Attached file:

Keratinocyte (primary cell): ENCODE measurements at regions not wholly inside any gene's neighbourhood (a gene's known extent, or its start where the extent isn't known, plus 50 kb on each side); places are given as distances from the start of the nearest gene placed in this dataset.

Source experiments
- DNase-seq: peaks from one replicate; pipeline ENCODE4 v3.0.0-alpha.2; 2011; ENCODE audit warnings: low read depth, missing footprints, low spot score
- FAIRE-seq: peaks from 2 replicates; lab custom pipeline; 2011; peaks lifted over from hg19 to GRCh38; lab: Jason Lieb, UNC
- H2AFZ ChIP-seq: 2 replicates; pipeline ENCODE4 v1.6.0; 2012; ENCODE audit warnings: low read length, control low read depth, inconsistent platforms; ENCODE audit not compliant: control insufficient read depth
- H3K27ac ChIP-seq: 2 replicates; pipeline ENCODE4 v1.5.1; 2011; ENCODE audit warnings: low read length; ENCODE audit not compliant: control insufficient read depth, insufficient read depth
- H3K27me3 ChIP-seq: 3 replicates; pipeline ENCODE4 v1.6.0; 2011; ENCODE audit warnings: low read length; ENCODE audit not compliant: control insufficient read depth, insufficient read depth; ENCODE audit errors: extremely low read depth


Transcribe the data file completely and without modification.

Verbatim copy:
Keratinocyte (primary cell): ENCODE measurements at regions not wholly inside any gene's neighbourhood (a gene's known extent, or its start where the extent isn't known, plus 50 kb on each side); places are given as distances from the start of the nearest gene placed in this dataset.

Source experiments
- DNase-seq: peaks from one replicate; pipeline ENCODE4 v3.0.0-alpha.2; 2011; ENCODE audit warnings: low read depth, missing footprints, low spot score
- FAIRE-seq: peaks from 2 replicates; lab custom pipeline; 2011; peaks lifted over from hg19 to GRCh38; lab: Jason Lieb, UNC
- H2AFZ ChIP-seq: 2 replicates; pipeline ENCODE4 v1.6.0; 2012; ENCODE audit warnings: low read length, control low read depth, inconsistent platforms; ENCODE audit not compliant: control insufficient read depth
- H3K27ac ChIP-seq: 2 replicates; pipeline ENCODE4 v1.5.1; 2011; ENCODE audit warnings: low read length; ENCODE audit not compliant: control insufficient read depth, insufficient read depth
- H3K27me3 ChIP-seq: 3 replicates; pipeline ENCODE4 v1.6.0; 2011; ENCODE audit warnings: low read length; ENCODE audit not compliant: control insufficient read depth, insufficient read depth; ENCODE audit errors: extremely low read depth